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You need to ask yourself a series of questions if you want to be sure you are taking advantage of the free HDTV channels.
Given that, in the current week, ITV 1HD gets only 2.6% of total viewing, compared to 36.5% to the channel in standard definition, and that BBC HD gets 1.2% of total viewing compares 26% for comparable channel BBC TWO, it seems that many people are not taking advantage of the improved pictures and sound that can easily be enjoyed.
So, you have to ask yourself five questions:
Q1 Do you have a high definition television set?
You need to check that your television is actually high definition. Almost all HDTVs are flat screen, but it does not follow that all flat screen televisions are high definition.
The best two clues to look for are the "HD Ready" or "Full HD Ready" logos, and also that the television set has HDMI connectors.
If you have the manual for your television set, it may describe HD as "720 line" or "1080 line". If these are not mentioned, you don't have HD and you will need a new television set.
If your TV set has the Freeview HD logo, it can receive what are known as "DVB-T2" transmissions, which means you get HD direct from the TV aerial connection. If this is the case, see Q4. If the set is "HD Ready with Freeview" it means you can't.
Some high end sets have FreesatHD built in, where you can watch the free high definitionchannels from satellite. For this to work you will have to use the satellite connection on the set. Remember that set will also have standard definition Freeview, so pictures from the normal TV aerial will not be in high definition.
Q3 If your HDTV doesn't have built-in reception - do you have a Freeview HD or Freesat HD box and the correct cables?
Q5 Is the HD channel actually showing an HD programme?
Only the BBC HD channel has a HD-only schedule. On BBC One HD, ITV 1 HD and Channel 4 HD non-HD programmes are shown "upscaled" to HD resolutions and look better than the pictures on the SD version of the channel.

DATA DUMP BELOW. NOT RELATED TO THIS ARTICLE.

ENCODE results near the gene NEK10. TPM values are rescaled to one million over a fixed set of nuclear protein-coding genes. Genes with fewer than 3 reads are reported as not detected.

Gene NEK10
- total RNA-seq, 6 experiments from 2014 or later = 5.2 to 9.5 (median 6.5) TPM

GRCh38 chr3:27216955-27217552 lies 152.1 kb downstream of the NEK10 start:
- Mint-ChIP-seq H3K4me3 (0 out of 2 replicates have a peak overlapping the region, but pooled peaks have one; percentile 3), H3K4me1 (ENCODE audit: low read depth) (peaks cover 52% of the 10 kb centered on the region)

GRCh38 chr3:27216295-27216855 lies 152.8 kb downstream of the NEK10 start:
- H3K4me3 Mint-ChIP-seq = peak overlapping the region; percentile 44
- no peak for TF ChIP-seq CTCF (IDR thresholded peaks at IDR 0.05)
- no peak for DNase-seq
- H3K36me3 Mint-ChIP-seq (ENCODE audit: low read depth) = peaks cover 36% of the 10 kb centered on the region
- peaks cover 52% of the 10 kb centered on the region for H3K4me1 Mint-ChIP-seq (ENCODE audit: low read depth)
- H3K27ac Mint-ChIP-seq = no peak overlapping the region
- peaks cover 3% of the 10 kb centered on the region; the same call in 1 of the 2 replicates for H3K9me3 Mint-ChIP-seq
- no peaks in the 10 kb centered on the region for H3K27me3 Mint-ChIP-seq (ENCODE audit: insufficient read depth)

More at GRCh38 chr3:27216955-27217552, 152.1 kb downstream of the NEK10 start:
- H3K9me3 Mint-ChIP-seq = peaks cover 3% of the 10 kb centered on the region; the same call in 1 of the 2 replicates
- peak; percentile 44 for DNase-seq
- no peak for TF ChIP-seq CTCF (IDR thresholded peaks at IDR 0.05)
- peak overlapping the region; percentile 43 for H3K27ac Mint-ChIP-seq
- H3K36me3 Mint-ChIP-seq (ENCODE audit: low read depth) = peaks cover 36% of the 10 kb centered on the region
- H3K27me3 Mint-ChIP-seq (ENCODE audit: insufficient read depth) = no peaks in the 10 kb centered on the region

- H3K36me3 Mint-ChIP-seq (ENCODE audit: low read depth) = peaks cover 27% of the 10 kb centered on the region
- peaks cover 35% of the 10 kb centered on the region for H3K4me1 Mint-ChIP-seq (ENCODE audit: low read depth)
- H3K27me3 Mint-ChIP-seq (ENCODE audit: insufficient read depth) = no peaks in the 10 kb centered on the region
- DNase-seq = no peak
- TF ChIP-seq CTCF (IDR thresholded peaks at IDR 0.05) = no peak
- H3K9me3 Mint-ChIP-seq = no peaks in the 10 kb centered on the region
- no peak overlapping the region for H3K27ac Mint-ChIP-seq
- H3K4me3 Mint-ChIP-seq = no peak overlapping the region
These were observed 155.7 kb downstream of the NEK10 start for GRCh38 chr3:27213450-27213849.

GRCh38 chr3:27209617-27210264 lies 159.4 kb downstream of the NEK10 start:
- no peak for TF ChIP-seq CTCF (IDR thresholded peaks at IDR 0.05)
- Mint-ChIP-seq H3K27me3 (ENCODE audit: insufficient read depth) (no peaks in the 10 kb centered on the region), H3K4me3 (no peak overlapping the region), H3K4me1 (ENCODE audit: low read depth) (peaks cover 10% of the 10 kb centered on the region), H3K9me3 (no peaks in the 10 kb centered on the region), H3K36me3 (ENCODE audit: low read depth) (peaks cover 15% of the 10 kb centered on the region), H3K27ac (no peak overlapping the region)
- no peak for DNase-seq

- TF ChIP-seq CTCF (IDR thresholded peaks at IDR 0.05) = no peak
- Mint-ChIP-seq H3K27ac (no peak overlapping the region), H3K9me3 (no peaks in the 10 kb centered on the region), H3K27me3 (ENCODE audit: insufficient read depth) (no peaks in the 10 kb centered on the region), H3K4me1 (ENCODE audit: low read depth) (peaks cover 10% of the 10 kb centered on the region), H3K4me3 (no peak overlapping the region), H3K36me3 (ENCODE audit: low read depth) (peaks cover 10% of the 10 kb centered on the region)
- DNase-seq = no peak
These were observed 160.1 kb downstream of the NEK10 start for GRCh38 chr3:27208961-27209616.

Check in the EPG (usually the INFO or GUIDE button on the remote) to see if the programme that is being shown has an HD marker in the listings.
Your comments are always welcome. Please use the form below to add your thoughts or questions to this page. We will get back to you as soon as we can.
Mark Agius Tuesday 28 February 2012 7:50AM Haywards Heath
I have been watching High-Definition TV since 1969 when I switched from 405 line black and white VHF to 625 line colour UHF TV.
But as 625 line TV ends this year and is being replaced with 576 line digital, I will be going low-definition.
The pictures on the 625-line analogueterrestrialchannels (BBC2 1964, BBC1 and ITV1 1969, C4 / S4C 1982, C5 1997) weren't actually 625 lines anyway. Circa 25 lines were not used for the picture, which is why some of those spare lines were used to carry teletext data. 1970s black and white TVs tended to have height controls (whereas colour sets tend to lack them); if you mis-adjusted the height to display all 625 lines you'd have got dotted lines at the top; those were the non-picture lines. A correctly adjusted TV would have had the height set such that those non-picture lines would be omitted and only the picture lines would show top to bottom; i.e. not all 625 lines would be visible.
HDMI connectors aren't an *absolute* requirement. HD Ready TVs were permitted to have a DVI connector rather than HDMI. They are also supposed to have analogue component inputs (five connectors: Y, Pb, Pr, left and right audio). You won't find any Freeview HD or Freesat HD equipment with either set of connectors, though.